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The Feminism and Legal Theory Project

The FLT Project is committed to challenging the status quo.

The Feminism and Legal Theory Project began in 1984 by Martha A. Fineman at the University of Wisconsin Law School. The initial mission of the FLT Project was to provide a forum for interdisciplinary feminist scholarship addressing important issues in law and society. The early years of the project were funded through grants from the Wisconsin Law School’s Institute for Legal Studies. Over the first six years, summer workshops brought scholars together around contested issues where they considered such topics as gender difference, violence against women, and motherhood.

In 1990, the FLT Project moved with Martha Feinman to Columbia Law School, where the number of workshop sessions each year increased from one in the summer to three or four during the academic year. In 1999, the project relocated to Cornell Law School where Martha held the first endowed Chair in the United States in Feminist Jurisprudence. The project once again expanded its scope, adding “Uncomfortable Conversations” to the regular workshop schedule.

In 2004, the FLT Project moved to its current home at Emory University School of Law, where Martha holds a Robert W. Woodruff Professorship. Funds from the Woodruff Professorship support the project and its programming. The move to Emory and Atlanta has allowed the FLT Project to reach a greater audience and attract scholars from around the world.

At Emory, the FLT Project initiated a very successful Visiting Scholars Program. Each year between five and eight scholars from around the world come to Emory for periods of time ranging from one week to the entire academic year. In addition, the project added a series of speakers on “Critical Perspectives on the Core Curriculum” to the existing programming in 2005.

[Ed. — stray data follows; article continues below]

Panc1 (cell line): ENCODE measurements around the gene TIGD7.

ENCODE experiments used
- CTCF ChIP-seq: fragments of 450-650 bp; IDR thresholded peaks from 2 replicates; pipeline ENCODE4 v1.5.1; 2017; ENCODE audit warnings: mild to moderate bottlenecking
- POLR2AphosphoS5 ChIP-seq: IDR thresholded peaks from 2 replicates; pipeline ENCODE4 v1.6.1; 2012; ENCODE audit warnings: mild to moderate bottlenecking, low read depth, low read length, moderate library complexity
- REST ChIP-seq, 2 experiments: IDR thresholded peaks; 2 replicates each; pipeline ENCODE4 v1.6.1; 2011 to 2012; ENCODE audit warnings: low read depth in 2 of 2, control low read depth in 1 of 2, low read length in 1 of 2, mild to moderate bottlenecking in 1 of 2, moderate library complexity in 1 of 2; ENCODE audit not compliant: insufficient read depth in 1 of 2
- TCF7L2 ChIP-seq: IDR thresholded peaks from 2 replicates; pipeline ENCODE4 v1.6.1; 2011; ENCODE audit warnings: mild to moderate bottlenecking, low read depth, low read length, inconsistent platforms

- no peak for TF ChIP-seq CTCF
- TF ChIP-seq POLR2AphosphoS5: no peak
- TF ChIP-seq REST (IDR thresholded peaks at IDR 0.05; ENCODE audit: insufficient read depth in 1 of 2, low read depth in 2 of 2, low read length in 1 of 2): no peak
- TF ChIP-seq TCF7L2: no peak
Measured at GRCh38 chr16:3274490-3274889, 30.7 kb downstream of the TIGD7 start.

Over the past several decades, the FLT Project has grown from holding an annual conference to hosting multiple workshops, conversations, and presentations throughout the year. As a result, each year distinguished visitors and speakers bring a wealth of new ideas and energy to Emory.

The FLT Project has also taken its message “on the road” and partnered with groups of interested feminists from other universities, including the Universities of Wisconsin and SUNY-Buffalo in the United States and Keele and Ulster Universities in the United Kingdom. Holding joint workshops and encouraging others to explore gender issues has allowed the FLT model to expand beyond the project itself.

Even with the tremendous growth in programming over the past several years, the FLT Project’s basic structure and core commitment remain the same: to foster interdisciplinary examinations of specific law and policy topics of particular interest to women. More generally, the project addresses the intersection of gender with issues relating to race, class, ability, and sexuality.